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THE FREE. '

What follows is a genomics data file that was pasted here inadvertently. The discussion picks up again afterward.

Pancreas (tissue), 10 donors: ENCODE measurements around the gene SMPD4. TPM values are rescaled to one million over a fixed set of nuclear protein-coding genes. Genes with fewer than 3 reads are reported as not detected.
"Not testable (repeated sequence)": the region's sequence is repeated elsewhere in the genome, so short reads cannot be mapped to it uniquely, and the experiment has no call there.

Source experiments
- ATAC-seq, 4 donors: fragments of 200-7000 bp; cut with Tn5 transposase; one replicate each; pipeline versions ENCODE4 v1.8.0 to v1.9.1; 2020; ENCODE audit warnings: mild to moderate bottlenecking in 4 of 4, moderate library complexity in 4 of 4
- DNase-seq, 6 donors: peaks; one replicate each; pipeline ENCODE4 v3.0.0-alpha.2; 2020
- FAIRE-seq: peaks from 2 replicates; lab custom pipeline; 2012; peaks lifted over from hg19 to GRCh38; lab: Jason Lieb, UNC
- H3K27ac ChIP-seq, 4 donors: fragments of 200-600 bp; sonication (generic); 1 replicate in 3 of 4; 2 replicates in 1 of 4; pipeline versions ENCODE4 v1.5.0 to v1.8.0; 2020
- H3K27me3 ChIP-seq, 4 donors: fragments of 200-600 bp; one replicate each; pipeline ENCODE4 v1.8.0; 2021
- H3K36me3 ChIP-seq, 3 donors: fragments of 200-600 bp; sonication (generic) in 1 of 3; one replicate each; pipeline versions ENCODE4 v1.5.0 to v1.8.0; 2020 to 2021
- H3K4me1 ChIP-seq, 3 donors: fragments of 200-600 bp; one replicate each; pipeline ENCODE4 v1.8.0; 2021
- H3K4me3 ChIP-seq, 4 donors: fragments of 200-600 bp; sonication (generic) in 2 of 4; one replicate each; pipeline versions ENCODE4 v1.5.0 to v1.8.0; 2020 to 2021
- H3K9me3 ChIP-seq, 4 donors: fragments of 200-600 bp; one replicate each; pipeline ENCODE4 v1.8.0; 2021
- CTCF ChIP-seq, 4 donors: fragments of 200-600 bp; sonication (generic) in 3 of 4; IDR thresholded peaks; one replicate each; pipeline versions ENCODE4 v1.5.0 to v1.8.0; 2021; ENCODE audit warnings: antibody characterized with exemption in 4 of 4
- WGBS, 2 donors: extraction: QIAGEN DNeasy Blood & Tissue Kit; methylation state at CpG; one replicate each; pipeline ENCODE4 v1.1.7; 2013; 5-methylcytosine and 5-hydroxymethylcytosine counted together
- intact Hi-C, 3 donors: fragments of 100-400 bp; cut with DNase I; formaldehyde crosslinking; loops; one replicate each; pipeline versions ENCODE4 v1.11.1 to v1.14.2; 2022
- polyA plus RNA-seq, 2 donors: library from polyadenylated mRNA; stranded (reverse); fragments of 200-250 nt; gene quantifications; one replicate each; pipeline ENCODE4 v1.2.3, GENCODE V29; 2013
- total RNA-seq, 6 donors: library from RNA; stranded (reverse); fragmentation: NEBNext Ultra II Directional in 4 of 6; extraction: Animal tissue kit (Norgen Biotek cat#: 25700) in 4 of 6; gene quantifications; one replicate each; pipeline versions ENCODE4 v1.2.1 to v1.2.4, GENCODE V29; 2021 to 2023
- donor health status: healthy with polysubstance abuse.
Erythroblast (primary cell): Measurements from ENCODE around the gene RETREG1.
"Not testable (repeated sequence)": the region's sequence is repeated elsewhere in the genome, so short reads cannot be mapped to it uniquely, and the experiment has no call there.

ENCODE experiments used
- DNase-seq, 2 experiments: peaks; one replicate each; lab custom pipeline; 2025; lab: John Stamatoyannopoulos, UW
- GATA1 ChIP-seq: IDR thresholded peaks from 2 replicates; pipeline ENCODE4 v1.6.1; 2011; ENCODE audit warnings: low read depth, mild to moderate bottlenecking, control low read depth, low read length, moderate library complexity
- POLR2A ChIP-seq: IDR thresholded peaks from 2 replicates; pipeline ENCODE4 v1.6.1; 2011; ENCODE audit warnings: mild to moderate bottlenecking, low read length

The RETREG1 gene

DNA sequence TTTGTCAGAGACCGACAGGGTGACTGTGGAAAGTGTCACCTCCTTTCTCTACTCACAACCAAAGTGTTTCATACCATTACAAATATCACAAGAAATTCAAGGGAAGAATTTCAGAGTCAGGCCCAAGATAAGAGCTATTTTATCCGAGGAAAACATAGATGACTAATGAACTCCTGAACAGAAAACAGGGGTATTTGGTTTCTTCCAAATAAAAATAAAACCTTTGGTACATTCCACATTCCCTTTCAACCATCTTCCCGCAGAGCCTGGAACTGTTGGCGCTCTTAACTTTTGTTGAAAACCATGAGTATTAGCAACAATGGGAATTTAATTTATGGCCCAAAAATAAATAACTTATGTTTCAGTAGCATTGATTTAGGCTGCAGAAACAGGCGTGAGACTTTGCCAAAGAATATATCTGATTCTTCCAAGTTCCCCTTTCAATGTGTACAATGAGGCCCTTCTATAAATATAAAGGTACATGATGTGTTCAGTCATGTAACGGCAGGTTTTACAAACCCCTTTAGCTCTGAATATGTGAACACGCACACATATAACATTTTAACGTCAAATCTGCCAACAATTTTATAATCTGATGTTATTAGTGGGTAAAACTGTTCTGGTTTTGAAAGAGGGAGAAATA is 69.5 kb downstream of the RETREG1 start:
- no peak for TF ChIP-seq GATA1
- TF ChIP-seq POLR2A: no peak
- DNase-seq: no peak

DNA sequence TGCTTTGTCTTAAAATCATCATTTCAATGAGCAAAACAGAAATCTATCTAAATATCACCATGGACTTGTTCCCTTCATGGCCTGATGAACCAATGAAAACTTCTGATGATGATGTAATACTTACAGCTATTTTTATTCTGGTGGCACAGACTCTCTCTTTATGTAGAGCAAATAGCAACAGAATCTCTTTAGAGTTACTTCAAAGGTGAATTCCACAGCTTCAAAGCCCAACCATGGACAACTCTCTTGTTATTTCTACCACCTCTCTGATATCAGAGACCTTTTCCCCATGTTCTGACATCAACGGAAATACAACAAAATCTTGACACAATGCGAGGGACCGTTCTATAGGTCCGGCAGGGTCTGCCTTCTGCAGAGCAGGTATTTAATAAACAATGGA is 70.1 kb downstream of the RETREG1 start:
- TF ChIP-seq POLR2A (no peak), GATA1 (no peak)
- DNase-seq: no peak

Ths wild streams leap with headlong iweep In their curbless course o'er the mountain steep; All fresh and strong they foam ttlofig, -Waking the rocki with their cataract song. ' My eye bears a glance like a beam on a lance, While I watch the' waters daeh and dance, I burn with glee, for I love to see The path of any thing that's free. " The sky-lark springs with dew on his wings, And up the arch of heaven he sings Tril-la, tril-la oh, sweeter far, Than the notes that come thro' a golden bar. The joyous bay of a hound at play, The caw of a reok on its homeward way. Oh ! these shall be the music for me, For I dearly love the voice of the free. Ths doer starts by with his antlers high, Proudly tossing his head to the sky The barb runs the plain, unbroke by the rein,. With streaming nostrils and flying mane; The clouds are stirred by the eagle bird, As the flap of his swooping pinion is heard. . Oh! these shall be the creatures for mo, For my soul was formed to love the free. The mariner brave, in his bark on the wave, May laugh at the walls round a kingly slave; Ana the one whose lot is a desert spot, Has no dread of an envious foe in his cot; The thrall and state at a palace gate Are what my spirit has learned to hate. Oh! the hills shall be a home for me. For I'd leave a throne for the hut of the free. "TOUCH. US GENTLY TIME." . BY BARRY CORNWALL ' . Touch us gently, Time : ... Let us glide a-down thy stream, Gently as we sometimes glide Through a quiet dream! ': Humble voyagers are we. Husband, wife, and children three: One is lost an angel fled , . To the azure overhead! -v Touch us gently, Time; - . T We've not proud and soaring wings; Our ambition, our content, Lies in little things, . , Humble voyagers are we O'er life's aim, unsounded sea. Seeking only some calm clime, Touch us gently, gentle Time ! , THE CONSPIRACY OF FIESCO. Besides tlie reality of this. event there is something, however brief, in the conjugal part of Fiesco's history which comes home to the bosom of familiar life; nor is the trivial ac cident by which he died without its interest, as a circumstance contradicting the histori cal grandeur of his attempt. i i Giovanni IiOdovico bi Fiesco was a wealthy, powerful, and ambitious nobleman of Genoa, which may be called the land of political experiment, as there is scarcely any form of government which it has not tried. ' -After emerging from the yoke of the Ro mans, the Lombards, and Charlemagne, it las at different times been governed by dukes, by counts, by consuls, podestas, cap tains of the people, councils of twelve and of twenty-four, and by doges; but in spite of every precaution has alternately experi enced the evils of family cabals, aristocratic usurpation, and popular, insurrection. Andrew Doria, a name still mentioned ia Genoa with reverence, seemed at length sent by heaven to rescue his country from foreign interference and domestic dissension. It was during this short interval of repose (147) that the subject of our present article en deavored to interrupt it, assisted by the in trigues of France and of Alexander Farncse, who then governed Home and the Church as Pope Paul III. Most conspiracies have originated from the grievances of an oppress ed people, or the ruined lortunes ot bold bad men and desperate individuals. But at the moment of that insurrection which I propose to give a short account of, Genoa possessed more real freedom, happiness, and peace, than it had enjoyed for several centuries, and Fiesco united in an extraordinary degree the precious gifts of fortune, fame, person, and understanding.' In the prime of life, for he had scarcely reached his twenty-seeend year, blessed with the affections of a wife whom he tenderly loved, the beautiful, the virtuous, and tender Eleanora, and enjoying the irrendship of his fellow-citizens, he was stimulated bv ambi tion to aim at supreme power.' To effect this purpose he joined an ardor, which no obstacle could resiBt, with a deep policy and premeditating coolness, which S . TT baffled or am not excite suspicion.; iiav.ng secured men,. arms, and galleys, and distri buted corn, and money under the pretence of a charitable donation, he embraced every opportunity of displaying himself to the peo pie iu spienaia auire, ana mounted on norscs . , i .. i m a I richly caparisonod, gaining the affections of all by gentle manners and gracetul lamil aritv. . On these occasions, as he conversed with the citizens he would sometimes lament the pride and oppressive conduct of the nobles, and venture to runt that a remedy was not .impossible; but, after a short pause, recom mpnrl nntinnrfi find Hiihmissinn. . " Fiesco continued to visit as usual the two T : a .i .. .. .1 t : . it.n. OUIIlv 1. U1IU U VUIIUtlll II .111.111 on all occasions with marked attention and respect. To prevent any suspicion being excited by exercising his vassals at his country-seat, he complained that he. had been insulted by the Duke of Placentia, when in fact that nrlnAA l J 4A' him Miitli (niA .thousand men, and he was able to muster the same number himself. , At the port and on board the galleys he had also many depend ants. ' To account for several of bis armed gal leys entering the harbor, he proposed cruis ing against the Turks. 1111 r ii . I - . 1 J L ids ratal, tne guiuy secret naa as yet been communicated to three 'persons only, Calcagno, Sacco, and Verrina three of his most confidential tnends in this unwarranta ble proceeding: the two first deliberate, can tions, but determined; the last haughty, fu rious, and bloody-minded; each ot them :j 1 1 i . i i . i cvuBiueruig mo pior. in wnicn mey were en gaged as a means of gratifying envy and private revenge, more than the probability of its success, but all devoted to their leader by strong personal attachment and considerable pecuniary obligation, ft , ; " : -; t , After many consultations, the conspirators considered the means they possessed as ful ly adequate to the object in view, and deter mined if possible to dispatch the two Dorias without further delay, as the vigilance, abili ties, and patriotism of this family were ' the chief obstacles to their dcsigni i or this purpose they were invited to a public entertainment at the Fiesco palace: thus a man of rank, education, and consider able moral rectitude, who a few months be fore would have started at injuring a fellow creature in the slightest degree, was stimu lated by thirst for power to stain his threshold with the blood of the venerable fathers of his country, and under the guise of hospital ity to commit assassination. A sudden ill ness of Andrew prevented the execution of this part of their plan. Fiesco thought it necessary to discover the conspiracy to Paul Pansa, the friend and tu tor of his youth, respectable for his age, his learning, and integrityhoping that he would join and assist their counsels. Pansa replied that from the alteration in his looks, manners, and mode of speaking, and from his associating with persons of in ferior rank and doubtlul reputation, he had long suspected that a dangerous enterprise was in agitation; that he had foreborne, from delicacy, friendship, and respect, to enter on tho subject, but although he will not betray, he could not participate in the undertakeng. The good old man conjured him by the honors of his house, by his friendship, by his belief in that holy religion whose maxims it had been the business of his life to inculcate and impress on his mind, by those locks which were gray in the service of his family, and lastly by his love for Eleanora, not to throw away the real and certain happiness be possessed for chimerical and hazardous expectations, which if they succeeded, could not elevate him to a situation more splendid, honorable, and happy than that in which he was already placed, but if they fuiled would be productive of death, iufamy, and confisca tion to all concerned. ,That, to many of his associates, bankrupts in fame as well as fortune, and looking only to what thoy could get in a general plunder, massacre, and confusion, such cosideratious were useless; but that men like himself and a few others, who had something to lose, would do well coolly to weigh the conse quences and hazard of so momentous and irretrievable a step. Neither argument nor entreaty could prevail on Fiesco, and the worthy veteran departed from his palace in tears. The evening of the next day was fixed for executing their purpose, and a cannon fired in the harbor by Verrina was to be the signal that he was ready to co-operate. An entertainment having been announced, many guests repaired to the palace, which they found crowded with strangers and arm ed soldiers. The persons invited being con ducted to a spacious saloon in a remote part of the building, found the leader and princi pal conspirators assembled, when Fiesco thus addressed them ; " The hour at length approaches when you have it in your power to relieve Genoa from the yoke of a tyrannic and haughty nobility: in less than an hour our portion will be hon orable death, or the recovery and establish ment of our freedom on a glorious and eter nal basis. . This is the feast to which I have invited you. " The younger Doria has for several years been endeavoring to secure to himself and family absolute power. In order more com pletely to deceive, and that your chains may be indissolubly riveted, he would establish despotism under the form of a republic. Considering me as one determined to oppose his deisgns he has resolved to assassinate me, but I have hitherto been preserved by Providence from his stiletto, for the purpose of restoring you to liberty.. " You are grievously oppressed by arro gant task-masters, whose pride and hardness of heart will increase, should tho Doria fa mily succeed in their wishes. . f " If we succeed in the undertaking to which you are called, I will immediately re store the popular , government. So well planned are our precautions, and so effective the means we have taken, that success and easy victory may be pronounced as certain. The city guards and artificers are whol ly devoted to my will : their number is near ly three thousand. These, with two thou sand of my own vassals, and the same num ber from the Duke of Placentia, wait only for my orders. ' " Our designs are a profound secret, the enemy is off bis guard, the danger, tho dif ficulty, the expense and anxiety have been mine; to share in the glory, to rescue your selves from slavery, and enjoy the blessings I offer, is your portion. " But as I wish no man to engage who cannot cheerfully cooperate with haud and heart, should any person present be averse to the business in question, let them retire to a tower which adjoins to my palace, where they shall remain in safety till the short struggle is concluded, when I pledge my honor that they shall return unmolested to their families." ' The guests who had been invited, as they imagined to an entertuinment, were motion less and silent ; but when they had recover ed from the surprise naturally excited by so unexpected a proposal, they deciared, with the exception of only two citizens, that they would support tho count with their lives and fortunes. The company then partook of a hasty repast, whife to each of them his post and duty was assigned. A hard, a painful task, still remained for Fiesco: tho fevor of ambition had not ex tinguished love: ho repaired to the apart ment of Eleanora, to which he had invited his friend Pansa for the evening, hoping that his interesting conversation and agreeable manners would prevent her from observing what passed; for with a degree of cruel kind ness he had not yet given her any intimation of the conspiracy. Supporting as far as he was able tho agi tation in his breast, he communicated in a few words to the trembling Eleanora the bu siness of the night. Terrified and distract ed she rushed into his arms, conjuring him by every tender tie to abandon his enter prise. " .' " The thunder of the cannon fired by Ver rina shook the palace and prevented further words. Tearing himself from the friend he loved, and from the wife he adored, Fiesco. returned precipitately, exclaiming, " lore treat, or even to deliberate, is now too late: success alone can prevent death and destruc tion: in a few minutes you will be mistress or a widow of Genoa." Placing himself nt the head of his companions they instantly sallied forth, the city gates were immediate ly taken possession of "the galleries of the Dorias secured, and the populace in rms crying out "Fiesco and liberty l" crowded through the streets: the wishes of the in surgents were accomplished. Jeanetin had rushed at the first alarm toward the harbor, but fell a sacrifice to popular fury; the ven erable Andrew, sinking under age and in firmity, was safely conveyed by his domes tics through a postern to his villa, a few miles from the city. The senate assembled to know their fate, but Fiesco, for whom everything had been in motion, was no more. In attempting to get on board a galley, a plank on wh'ch he trod being insecurely placed, he fell headlong into the water; the tide was low, but the weight of his armor, the mud, and the darkness of the night, pre vented his extricating himself. Thus, by an unexpected accident, which a little care would have prevented, perished an extraordinary man, at once the ornament and enemy of his country, and his designs perished with him. His brothers endeavored to take his place; but when the people heard that their favorite was dead, they re tired in sullen melancholy to their houses, and tranquillity was immediately restored. The senate proclaimed a general pardon by sound of a trumpet; and the friends of the republic mingling their tears witli those of Andrew Doria for his nephew, and Paul Pansa for his friend, soothed hy every means in their power the soirows of the widowed Eleanora. Links. " Honest industry lias brought that man to the scaffold," said a wag, as he observed a carpenter upon the staging. , Speaking of wags, what is more waggish than a dog's tail when he is pleased? Speaking of talcs, we always like those that end well Hogg's for instance. Speaking of hogs we saw one of them laying in the gutter the other day, and in the opposite one a well dressed man(?) the first had a ring in his nose the latter had a ring on his finger. Tho man was drunk the hog was sober. " A hog is known by the company he keeps," thought weso thought JMr. Porker, and oft lie went Speaking of going off puts us in mind of a gun we once owned, it went on one . i i ..:. niglit, ana we nave not seen it since. New England Schools. A writer in a Southern paper, thus describes the Free Schools of New England : " The poorest boy in the free schools feels as high and as proud as the son of the rich est. "You do not mean," said Governor Barbour of Virginia, after visiting them, " that those schools are free !" " Indeed 1 do,"' said the committee man. "You re member the boy that got tho medal iu the class we have just examined, and the boy that lost it? Tho first is the son of that woodsawyer there (pointing to a man who was sawing wood in the street,) and tho second is the scr. of John Quincy Adams, the Pre sident of the U. S." . The Virginian started in astonishment at a spectacle like this, and no longer wondered at the prosperity of New England." Beautiful Extract. " I pity the Prin ter," said Trim, laying down the paper. " He's a poor devil," quoth my Uncle To by. " Is it not wrong," continued the Corpo ral " that they, to whose trying labors the world owes so much, are so seldom reward ed here for the benefit conferred on man kind?" " It is a d d bad world," hastily rejoined my Uncle Toby. " How rare it is that we see a rich prin ter," said corporal Trim, .deprecatingly. " There is another and a better world ;" ejaculated Uncle Toby, with solemnity. " How often they are cruelly cheated and their hard earned dues withheld from them, even by those who are well able to pay up' promptly, feelingly pursued the corporal." ' " Thou art a good natured fellow, Trim," said my uncle Toby reddening, and nervous ly twiching at tho silver clasp of his wallet. " I see thy drift take this to the printer pay up for tho last volume, and my subscrip tion in advance for this. , Sam Slick says " the difference between a wife and a sweetheart, is near about as great as it is between new and hard cider a man never tires nf putting one to his lips, but makes plaguy wry faces at the other." "Now is the winter of our discontent." as the old maid said, when turned of 40, she found herself without a suitor. . ; What is it that a female frequently looks for, yet never wishes to find? A hole in her stocking. ' . , A person being askol wny he had given his daughter iu marriago to a man with whom ho was at enmity, answered, "I did it out of pure revenge" : The man who lost his eye sight by read ing a borrowed newspaper, has recovered it since he became a subscriber. " LEGAL ADVERTISEMENTS. TREASURERS' NOTICE 13 hereby given, that I will attend either in person or by deputy, for the purpose of re ceiving taxes, at the usual places for holding elections in the several townships in Henry coun ty, as follows, to wit I ' In Harrison, .-September 13; "Damascus " 15; "Richfield..:..'......'. " 16: " Myo " 17; "Liberty " 18; "Freedom ....,....,. " 19; " Ridgeville " 20;. " Pleasant " 22; "Flatrock , " 23: And at my office in Napoleon during the ba lance of the time until the 20th of December. The following are the rates of taxes for the present year : Siale and Canal, 7 mills on the dol lar valuation; County, 5 mills; Road 8 mills, Bridge li mills, and school 2 mills making in the whole 231 mills on the dollar valuation. In the Townships of Flntrock and Freedom, 1 mill; Napoleon, 2; Harrison i, and Liberty i mills are levied in addition for township purpo ses. ' Also, in Napoleon and Frocdom 3 mills; 1 in Flatrock; i in Harrison, and i in Liberty are lo vied for poor purposes. Also in Ridgeville, Pleasant, Harrison and Li berty 2 mills are levied for school purposes. D. HARLEY, Treasurer. Treasurer's Office, Henry co., Ohio,) Napoleon, August 1, 1845. $ 6w230 N. II. Supervisors can obtain road certificates by applying to their respective Township Clerks. NOTICE. Auditor's Office, ) rTlHE following order Henry Comity, Ohio. JL was made by the Commissioners of Henry County at their June session, 1845. Ordered, That a tax of Eighty contB be levied on each hundred dollars valuation of taxable property for the year 1845. fifty cents on the hundred dol lars valuation to be worked at one dollar per day and the remaining thirty conts at seventy-five eents per day. L. L. PATRICK, 228cw County Auditor. ADMINISTRATOR'S NOTICE. NOTICE Is liereby (tivon that the underpinned have bfln iiiinnflitpil AilminitriitarH of tho Erttnte Of Wil- hltm Mills, luto of Putnam county, Ohio, decenred, nnd have qualilieil in such administrators. All persons indebted to suid Estate will make imniedinto payment, and those Having clannii nun nt the estate will prcseiiline same legiuiy authenticated lor puynicnt. July iu, iu. CATHERINE MILLS, JOlItf V. BEEMEK, 228cw Mm'rn of taii Ettatt, ADMINISTRATOR'S SALE. BY order of the Court of Common Plein for Wnrren county, tinted Mny 1st, 1845, 1 shnll offer nt puhlic role nt the Court House in the town of Kulida and county ol Putnam on Wednesday, the 30th day of July next, between the hours of HI A. M. and 4 P. M. of said day, the following property, to wit : I.nt Nn. Aft in thf town of Knliiln. Putnnm county. A tan. the niwlivtilRd hnlf of the northwest fraction of tilt south hnlf of section No. 34. town two south of rnlice five cast in the county of Putnnm, containing 58 acres, with a mm increon. I.nt n. in Knliln flnnmiepri nt SlflO. The undivided half of the 58 acre tract, with the mill thereupon, npprnised nt 8350. doth tracts tree troiu uower Onn third nf thn utirchiiKn motipv to lie naid in timid on tlmHnv nf anlp. nnn third thprpnf tn nine months tliereaf ter, and the residue in eighteen months Irom the day of sale, to be secured hy niortcnee npon me premism m pectivcly. The notes henrins interest from the day of sale DEMAS ADAMS, Jus., Ailm'r Estate of T. B. Van Horn, dee'd. Iiilv 4. 1R4.1. dw228 In consequence of nn error in tho former advertisement, the sate ot me anovo property tint not inne pnire. u uib- appointment need he apprehended in saio now navemsuu. LANDS FOR SALE IN PUTNAM COUNTY. EST half of North East quarter of Section 28, Town West half of South west uunrter of Section 29, Town I 1 HnntlK irnmrp. Ml y list. Ml ncres. South Knnne Eigiit East, bu acres. Nnrth west nunrtor. and west half of South East quarter. ami Nnrth C.nnt minrter of South East auarter, and west half of South west quarter of Section 7, Town 1 North, Kance Six East, 302 acres. North East quarter of Section 7, Town 1 North, Range Six F.nst. lliO ucres. These lands will be sold low for cash ; or for one quarter cash and the balance in one, two, ond three years, with In terest, and those having no money, enn pny by clearing land iu tliis township. A. r. nuuuinuii, Hicksvillo, Dellanco co. O.) Agent. June 1, 1845. ( 255eliw NOTICE TS hereby given that the Commissioners at their Turin anao'inn MXAT, luuin! II til V fal R Oflfl mir- poses for tho ensuing year of eight mills on each aonnr'B valuation oi, inxuuie irupeiiy m mi county of Putnam, Ohio . J. li. UKU1UUTUJN, County Auditor, Knlida, June 20, 1845. 226 T 1ST OF LETTERS in the Post Office a Kulida, July 1st, 1845. Anderson, Philip Jones, Isaac Balcntim, A. S. Jones, Isaac H. Black, W. M. Jones, Mosos Critton, James Ln riders, Abraham Dentzer, Suran Morgan, Mary Fleming, Willian Meberry, William Hubcr, Jacob F. Skinner, A. A. Gates, S. J. Smith, James Gritton, Isabce Sarbcr, John George, John Sly, Abraham Gillet, M. M. Tussing, John Gillett, f. H. " W. RISLEY, P. M. 1845. 100,000 DOLLARS WANTED! AT GILBOA, OHIO. . IB. SMITH has just received and is now opening a general assortment of spring and summer goods, suitable for this market; among his stock may be found Cloths, Calicoes, Sattin etts, Summer stufisof every description, Vrstings, Veils, Ticking, Sheetings, Shirtings, Twist, But tons, Thread. Drillings, Jeans, Cotton yarn from 6 to 10 of the best quality, Pantaloon stuffs, and Laecs, Sewing Silks and Bed Cords. Groceries Sugar, Molasses, Tea, Coffee, To bacco, Alum, Spico, Ginger, Nutmegs, Peppor, nnd Indigo. Hardware and Cutlery Bsiprhingings.Locks, Iron Butts, Shovels and Torigs, Traps, Hammers, Smoothing Irons, Patent Horseshoes, Shoe KniveB, Gunblets, Knives and Folks and Brushes. Hats and Caps Hats and Caps of all kinds shapes and sizes, from a fine Leghorn up to brush fence, and Ladies' Bonnets to match Lots of Palm leaf hats for boys. . Iron, Nails and Glass, SICKLES, SYTIIES, AND SNATHS; jjrr QUJJTTiTr of . BOOTS, SHOES AND SOLE LEATHER. Crockery Tea Setts, Plates, Mugs, Pitchers Bowls, &c. &c. Mr. Smith hos tried the High Pressure System ong enough, and henceforth Goods will be sold Cheap, and for Cash only; Bring on your money, and you shall have as many goods ns you onn carry away.. TRY and See.' The PRODUCE of (he country will not be re fused in exchonge for goods, and a high market price paid for Bcoswax, Ashes, Feathers, and Ginseng. N. B. Old Accounts must be settled. .. Gilboa, June 20, 1845. 226x The Swinish nunneries enntain .in.D., thousand seven hundred and seventy-two UU1I3, . The Farmers' library. More than half the first number of Thjb Farmers1 Liberar? and Monthly Journal of Agriculture is already stereotyped, and the remaining will rapidly follow. We bare-. ly hope, however, to issue the work promp tly on the 1st of July, as some of the Illus trations require more time than we had es timated, and cannot be hurried. A fine Por trait on Steel of the late Hon. Stephen Van Rensselaer will face the title-page,, while an original Memoir of that illustrious man, with especial reference to his labors in and services to the cause of American Agricul ture anu that ot 1'opular Education, will open the Journal of Agriculture. We design this as the commencement of a series of portraits and biographical sketches of early and emi nent champions ot Agricultural Improvement. particularly but not exclusively those of our own country. It is high time that the fame and honors hitherto monopolized by Warriors, politicians and statesmen oe bestowed in at least equal measure on those noiseless bene factors of our race whose tearless triumphs are won in the domain of rugged Nature, and ot which " the spoils" are enjoyed by the whole Human 1'amily. The Farmers' Library will open with Petz- holdt's Agricultural CiiEMisTRY,originally piiunsnea in i,ouuon last year, ana now nrst printed in this country. This work is less profound and dazzling than the justly cele brated treatise of Prof. Liebig on the same subject, but it is far simpler, less abstruse, and more readily understood by those who have little or no prior acquaintance with the science of Chemistry. It will be completed in two numbers of the Library (July and August,) and may be bound up by itsolf if any desire it. It will be found complete, concise, lucid and a signal help to every practical farmer. We have, on mature con sideration, decided to open with this rather than " Stephens's Book of the Farm' an ex cellent work, but very voluminous, and requir ing extensive and continual alterations to adapt it to the wants of Farmers in this coun try. Pelzholdt's Chemistry will cover less than 100 pages of the Library. . . Among the contents of the Monthly Jour nal, will be found a full and clear account of the application of Electricity to Agriculture in England, its cost and its wonderful results. Also, of the application of Guano the most approved methods and the effect, &c. &o. This will be by far the largest, and we hope the best Agricultural work ever published in this country. The Editor, Mr. J. S. Srlnnbr, devotes himself unremittingly and joyously to his duties, and is determined to show that the projector and conductor of the first Far mer's periodical ever printed in this country has not fallen behind the times. We do not expect many to pay for such a work as the Farmers' Library till they have seen and approved it; we do not expect to receive immediately any adequate return for our heavy outlay in this enterprise; but we are grateful for every intimation of sympa thy with and good will to this publication. Subscriptions and suggestions will be grate fully received by GREELEY &. M'ELRATII, 158 Nassau street, New York. Editors, who would like to receive the Library, will oblige us by noticing tho above. Reprint, Op Chambers' Edinburgh Journal, pub lished at the Albion office 3 Barclay street, N. York. The first year of our reprint of Chambers' Edinburgh Journal being about to expire, we avail ourselves of the opportunity to say, that it has received a support com mensurate with the intrinsic .merit of the work, and that its continued republication is therefore established on firm basis. We shall feel indebted to subscribers who will make the Journal known in their respective neighborhoods, as well as give currency to the annexed terms of publication. In order to put this work within the reach of all classes of the public, we have deter mined to issue it at the very low price of one dollar and a half per annum; and also to furnish it to agents at a discount from this price, of thirty-three and a Hdrd per cent. And in order to disseminate the publication still more extensively, we have determined to give individuals or companies of indivi duals who may order Jive copies the advan tages possessed by agents, and to extend to them also the benefit of the discount. - A remitance of five dollars, then, provided it be in funds at par in the city of New York, or not more than five per cent, discount, will command five annual copies. The publica tion is weekly, contains eight pages, and is printed in the quarto form, with neat type and on good paper. It is scarcely necessary to state that the low price at which we offer the work, will oblige us to adhere to the cash system without any deviation whatever. Lditors throughout the country insertinff this Prospectus four successive weeks, and sending a copy containing it to the Albion office, will be entitled to a free copy for one year. " LAND Af5RNf!Y. THE subscriber has established a Land Agen CV nt KnliHfl fltiln. fnr ihn nnrnkoa. ..r. of Real Estate, payment of Taxes, &c, in .the Counties of Putnam, Paulding and Van Wert. TJ : . . i . i . i . . uuuig conneciea wun ine American Associated Atrencv. wtiieh ATrnnHn tKrnmvhni, yt:..j States and the principal States of Europe, he exnects to be of essential hetiAfit tn nil n.iA engage his services. GEO. SKINNER. iiauua, Uhio, ieb. 24, 1844. 209tf THE KALIDA VENTURE, ; is published every Tuesday morning, by . JAMES (MACKENZIE. . Terms. If paid within six months from the time of subscribing, -$2 00 After six months, and within the year, 2 50 After the expiration of the year, 3 00 advertising. x1 or 1 square i weeks,. 1 00 For each subsequent insertion, ... 0 25 Yearly AdverlitcmenU will be charged,'for one square, or loss, " 8 00 For one column, i ..an 00 ifr- No unpaid letters taken from the Post Of. fico. and no paper discontinued until all arraarairaa aro paid. .